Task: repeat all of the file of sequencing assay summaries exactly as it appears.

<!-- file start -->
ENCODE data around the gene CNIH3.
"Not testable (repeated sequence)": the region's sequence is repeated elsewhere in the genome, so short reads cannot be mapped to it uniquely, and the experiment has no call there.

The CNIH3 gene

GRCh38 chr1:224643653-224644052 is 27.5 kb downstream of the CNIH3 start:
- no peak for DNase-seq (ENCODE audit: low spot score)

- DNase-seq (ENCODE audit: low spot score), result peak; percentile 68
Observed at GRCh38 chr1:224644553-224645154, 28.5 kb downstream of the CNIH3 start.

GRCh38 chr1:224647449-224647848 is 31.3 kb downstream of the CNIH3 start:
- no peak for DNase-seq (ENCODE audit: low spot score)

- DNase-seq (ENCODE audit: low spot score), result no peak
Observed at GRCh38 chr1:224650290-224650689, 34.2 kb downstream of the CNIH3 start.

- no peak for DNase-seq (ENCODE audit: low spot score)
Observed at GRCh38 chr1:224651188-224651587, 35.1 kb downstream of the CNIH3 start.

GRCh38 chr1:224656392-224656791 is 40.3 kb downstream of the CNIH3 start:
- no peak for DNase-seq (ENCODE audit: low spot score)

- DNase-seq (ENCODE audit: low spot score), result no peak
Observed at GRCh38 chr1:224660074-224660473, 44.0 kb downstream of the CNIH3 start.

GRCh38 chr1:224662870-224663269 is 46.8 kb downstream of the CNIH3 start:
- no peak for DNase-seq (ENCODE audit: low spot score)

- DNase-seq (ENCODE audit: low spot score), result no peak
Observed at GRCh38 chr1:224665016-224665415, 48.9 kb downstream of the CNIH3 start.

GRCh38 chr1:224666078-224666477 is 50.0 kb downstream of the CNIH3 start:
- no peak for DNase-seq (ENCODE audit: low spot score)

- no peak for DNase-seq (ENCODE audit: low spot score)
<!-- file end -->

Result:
ENCODE data around the gene CNIH3.
"Not testable (repeated sequence)": the region's sequence is repeated elsewhere in the genome, so short reads cannot be mapped to it uniquely, and the experiment has no call there.

The CNIH3 gene

GRCh38 chr1:224643653-224644052 is 27.5 kb downstream of the CNIH3 start:
- no peak for DNase-seq (ENCODE audit: low spot score)

- DNase-seq (ENCODE audit: low spot score), result peak; percentile 68
Observed at GRCh38 chr1:224644553-224645154, 28.5 kb downstream of the CNIH3 start.

GRCh38 chr1:224647449-224647848 is 31.3 kb downstream of the CNIH3 start:
- no peak for DNase-seq (ENCODE audit: low spot score)

- DNase-seq (ENCODE audit: low spot score), result no peak
Observed at GRCh38 chr1:224650290-224650689, 34.2 kb downstream of the CNIH3 start.

- no peak for DNase-seq (ENCODE audit: low spot score)
Observed at GRCh38 chr1:224651188-224651587, 35.1 kb downstream of the CNIH3 start.

GRCh38 chr1:224656392-224656791 is 40.3 kb downstream of the CNIH3 start:
- no peak for DNase-seq (ENCODE audit: low spot score)

- DNase-seq (ENCODE audit: low spot score), result no peak
Observed at GRCh38 chr1:224660074-224660473, 44.0 kb downstream of the CNIH3 start.

GRCh38 chr1:224662870-224663269 is 46.8 kb downstream of the CNIH3 start:
- no peak for DNase-seq (ENCODE audit: low spot score)

- DNase-seq (ENCODE audit: low spot score), result no peak
Observed at GRCh38 chr1:224665016-224665415, 48.9 kb downstream of the CNIH3 start.

GRCh38 chr1:224666078-224666477 is 50.0 kb downstream of the CNIH3 start:
- no peak for DNase-seq (ENCODE audit: low spot score)

- no peak for DNase-seq (ENCODE audit: low spot score)